Defence company's privatisation attacked by MPs

St Marys Church, Alverstoke, will be full of decorated Christmas trees for its annual festival

CHURCH COLUMN: Thousands expected for annual Gosport Christmas Tree Festival

Workers at Qinetiq sites around Portsmouth face a morale-sapping future after a parliamentary committee today attacked the firm's privatisation, according to a local MP.

Portsmouth South Lib Dem Mike Hancock said staff working at Fort Cumberland, Portsdown Hill, and Gosport would feel the effects of senior civil servants making huge profits during the sell-off of the former Defence Evaluation and Research Agency.

According to the report published today by the Public Accounts Committee, the Ministry of Defence behaved like 'an innocent at a table of card-sharps' when it arranged the sale to the Carlyle Group.

Spending watchdogs the National Audit Office calculated the taxpayer lost out to the tune of 90 million from the part-privatisation.

Portsmouth South MP Mike Hancock said: 'Qinetiq has already had a bad press and this will make things harder for workers.

'I sat on the defence committee and we hauled these guys over the coals for making an absolute fortune, but the government did not listen.'

The report says the 2003 sale of a minority stake in the company happened when the market for technology stock was weak and the Carlyle Group was offered an 'unbeatable hand' when other bidders were eliminated.

The MoD began the sale before Qinetiq's most important contract had been finalised, making it difficult to judge the company's value.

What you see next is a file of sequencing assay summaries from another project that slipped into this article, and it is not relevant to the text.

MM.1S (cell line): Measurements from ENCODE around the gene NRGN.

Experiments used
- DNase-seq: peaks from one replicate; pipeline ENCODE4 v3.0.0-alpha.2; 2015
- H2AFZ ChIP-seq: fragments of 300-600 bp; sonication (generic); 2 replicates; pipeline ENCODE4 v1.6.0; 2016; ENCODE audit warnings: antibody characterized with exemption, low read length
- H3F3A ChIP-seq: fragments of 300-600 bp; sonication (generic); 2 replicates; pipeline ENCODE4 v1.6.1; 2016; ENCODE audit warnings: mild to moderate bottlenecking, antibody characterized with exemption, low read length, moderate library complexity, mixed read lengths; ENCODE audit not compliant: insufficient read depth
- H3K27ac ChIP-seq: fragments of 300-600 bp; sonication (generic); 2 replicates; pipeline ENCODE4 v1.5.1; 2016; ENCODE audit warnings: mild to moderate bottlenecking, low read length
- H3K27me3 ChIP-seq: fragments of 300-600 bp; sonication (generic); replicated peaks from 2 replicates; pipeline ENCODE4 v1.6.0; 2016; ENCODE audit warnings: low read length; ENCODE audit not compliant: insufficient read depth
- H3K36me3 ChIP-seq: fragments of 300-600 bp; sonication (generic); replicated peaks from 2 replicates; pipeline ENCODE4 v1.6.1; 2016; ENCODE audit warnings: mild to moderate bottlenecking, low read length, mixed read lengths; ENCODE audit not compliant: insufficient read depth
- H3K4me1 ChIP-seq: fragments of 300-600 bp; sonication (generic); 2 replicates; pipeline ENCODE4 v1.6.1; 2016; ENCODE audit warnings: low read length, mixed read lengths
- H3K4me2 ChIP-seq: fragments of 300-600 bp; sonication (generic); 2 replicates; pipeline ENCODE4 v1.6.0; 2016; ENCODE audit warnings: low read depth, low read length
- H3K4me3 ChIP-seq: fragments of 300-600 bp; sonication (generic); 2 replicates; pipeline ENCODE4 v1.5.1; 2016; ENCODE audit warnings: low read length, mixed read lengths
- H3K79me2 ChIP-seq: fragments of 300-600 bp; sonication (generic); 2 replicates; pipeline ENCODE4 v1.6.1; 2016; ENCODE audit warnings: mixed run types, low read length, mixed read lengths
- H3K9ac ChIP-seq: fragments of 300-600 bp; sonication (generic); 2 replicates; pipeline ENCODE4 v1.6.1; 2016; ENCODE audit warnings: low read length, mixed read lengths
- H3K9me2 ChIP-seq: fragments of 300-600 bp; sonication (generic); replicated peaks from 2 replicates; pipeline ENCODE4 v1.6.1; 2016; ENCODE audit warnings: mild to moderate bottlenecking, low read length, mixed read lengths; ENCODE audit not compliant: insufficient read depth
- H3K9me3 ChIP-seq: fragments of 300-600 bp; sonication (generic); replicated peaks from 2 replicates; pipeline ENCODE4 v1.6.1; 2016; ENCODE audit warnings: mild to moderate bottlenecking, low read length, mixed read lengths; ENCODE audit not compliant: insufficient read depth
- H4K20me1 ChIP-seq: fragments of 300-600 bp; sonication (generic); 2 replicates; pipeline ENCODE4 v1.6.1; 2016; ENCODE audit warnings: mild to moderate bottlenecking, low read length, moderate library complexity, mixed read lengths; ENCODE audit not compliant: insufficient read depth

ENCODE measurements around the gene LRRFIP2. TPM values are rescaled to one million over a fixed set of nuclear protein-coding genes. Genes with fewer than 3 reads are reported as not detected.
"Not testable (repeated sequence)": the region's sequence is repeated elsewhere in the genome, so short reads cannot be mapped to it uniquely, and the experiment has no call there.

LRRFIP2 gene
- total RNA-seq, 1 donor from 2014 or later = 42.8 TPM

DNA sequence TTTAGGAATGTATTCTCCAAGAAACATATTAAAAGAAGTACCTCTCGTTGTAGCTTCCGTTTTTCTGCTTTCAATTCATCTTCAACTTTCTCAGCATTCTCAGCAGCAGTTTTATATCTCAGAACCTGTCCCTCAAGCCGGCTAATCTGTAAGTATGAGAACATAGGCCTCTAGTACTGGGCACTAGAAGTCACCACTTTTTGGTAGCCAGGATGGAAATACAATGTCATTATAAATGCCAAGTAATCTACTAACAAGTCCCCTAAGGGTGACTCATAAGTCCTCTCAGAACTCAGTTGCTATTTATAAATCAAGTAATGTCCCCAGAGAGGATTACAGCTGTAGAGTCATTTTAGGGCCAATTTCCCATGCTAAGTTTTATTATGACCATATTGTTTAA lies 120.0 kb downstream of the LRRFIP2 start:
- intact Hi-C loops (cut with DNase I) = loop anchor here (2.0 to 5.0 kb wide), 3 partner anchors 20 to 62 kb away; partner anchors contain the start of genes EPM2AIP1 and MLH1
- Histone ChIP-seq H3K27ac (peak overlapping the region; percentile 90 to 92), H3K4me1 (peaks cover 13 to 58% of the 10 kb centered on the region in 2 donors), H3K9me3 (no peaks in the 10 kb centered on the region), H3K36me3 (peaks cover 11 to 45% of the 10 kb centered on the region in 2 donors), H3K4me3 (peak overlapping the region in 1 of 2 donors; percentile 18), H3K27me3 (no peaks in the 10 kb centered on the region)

This allowed Carlyle to negotiate a 55 million reduction in its 374 million offer after being appointed preferred bidder.

The report also accused Qinetiq's directors of 'profiteering at the expense of the taxpayer' after they were allowed to negotiate their own incentive packages with Carlyle before it was named as preferred bidder.

At the date of the flotation of the company in 2006, the top 10 managers held shares worth 107 million for an investment of just 540,000 – making 200 for every 1 invested, compared with 9 for the taxpayer.

Mr Hancock said: 'There will be a very bad association with the name Qinetiq as a result of this.'

The privatisation has to date generated 576 million in proceeds for the taxpayer.

Committee chairman Edward Leigh said: 'The privatisation of Qinetiq has been successful in protecting the viability of this business of importance to UK defence interests. But the MOD conducted the deal like an innocent at a table of cardsharps, with the taxpayer the fall guy losing out on nearly 100 million.

'The senior public servants managing QinetiQ behaved dishonourably. They sold the idea to the MoD of privatising the business without explaining they stood to benefit.'